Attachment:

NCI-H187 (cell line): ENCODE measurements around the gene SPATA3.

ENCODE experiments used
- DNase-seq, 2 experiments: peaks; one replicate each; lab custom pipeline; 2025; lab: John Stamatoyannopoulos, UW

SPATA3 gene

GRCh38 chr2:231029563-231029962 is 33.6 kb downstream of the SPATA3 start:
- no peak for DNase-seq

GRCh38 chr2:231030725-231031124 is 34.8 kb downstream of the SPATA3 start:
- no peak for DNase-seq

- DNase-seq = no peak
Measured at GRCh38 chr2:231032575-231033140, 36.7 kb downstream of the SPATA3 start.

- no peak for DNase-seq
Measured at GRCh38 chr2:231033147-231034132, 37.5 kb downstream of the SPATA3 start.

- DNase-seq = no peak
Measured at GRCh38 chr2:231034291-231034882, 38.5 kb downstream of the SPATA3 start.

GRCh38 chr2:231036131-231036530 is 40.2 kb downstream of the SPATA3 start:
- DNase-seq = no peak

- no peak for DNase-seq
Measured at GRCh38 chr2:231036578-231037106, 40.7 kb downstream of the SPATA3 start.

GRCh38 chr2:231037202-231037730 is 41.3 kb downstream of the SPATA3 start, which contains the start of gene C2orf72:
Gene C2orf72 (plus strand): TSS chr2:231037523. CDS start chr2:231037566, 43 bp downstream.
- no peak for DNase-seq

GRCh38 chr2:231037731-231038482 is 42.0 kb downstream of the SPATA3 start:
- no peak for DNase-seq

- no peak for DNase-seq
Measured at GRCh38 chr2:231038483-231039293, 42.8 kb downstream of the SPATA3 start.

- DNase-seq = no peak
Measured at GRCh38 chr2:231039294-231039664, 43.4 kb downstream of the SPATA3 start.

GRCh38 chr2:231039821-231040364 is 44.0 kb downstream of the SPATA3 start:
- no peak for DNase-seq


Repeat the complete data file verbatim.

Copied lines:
NCI-H187 (cell line): ENCODE measurements around the gene SPATA3.

ENCODE experiments used
- DNase-seq, 2 experiments: peaks; one replicate each; lab custom pipeline; 2025; lab: John Stamatoyannopoulos, UW

SPATA3 gene

GRCh38 chr2:231029563-231029962 is 33.6 kb downstream of the SPATA3 start:
- no peak for DNase-seq

GRCh38 chr2:231030725-231031124 is 34.8 kb downstream of the SPATA3 start:
- no peak for DNase-seq

- DNase-seq = no peak
Measured at GRCh38 chr2:231032575-231033140, 36.7 kb downstream of the SPATA3 start.

- no peak for DNase-seq
Measured at GRCh38 chr2:231033147-231034132, 37.5 kb downstream of the SPATA3 start.

- DNase-seq = no peak
Measured at GRCh38 chr2:231034291-231034882, 38.5 kb downstream of the SPATA3 start.

GRCh38 chr2:231036131-231036530 is 40.2 kb downstream of the SPATA3 start:
- DNase-seq = no peak

- no peak for DNase-seq
Measured at GRCh38 chr2:231036578-231037106, 40.7 kb downstream of the SPATA3 start.

GRCh38 chr2:231037202-231037730 is 41.3 kb downstream of the SPATA3 start, which contains the start of gene C2orf72:
Gene C2orf72 (plus strand): TSS chr2:231037523. CDS start chr2:231037566, 43 bp downstream.
- no peak for DNase-seq

GRCh38 chr2:231037731-231038482 is 42.0 kb downstream of the SPATA3 start:
- no peak for DNase-seq

- no peak for DNase-seq
Measured at GRCh38 chr2:231038483-231039293, 42.8 kb downstream of the SPATA3 start.

- DNase-seq = no peak
Measured at GRCh38 chr2:231039294-231039664, 43.4 kb downstream of the SPATA3 start.

GRCh38 chr2:231039821-231040364 is 44.0 kb downstream of the SPATA3 start:
- no peak for DNase-seq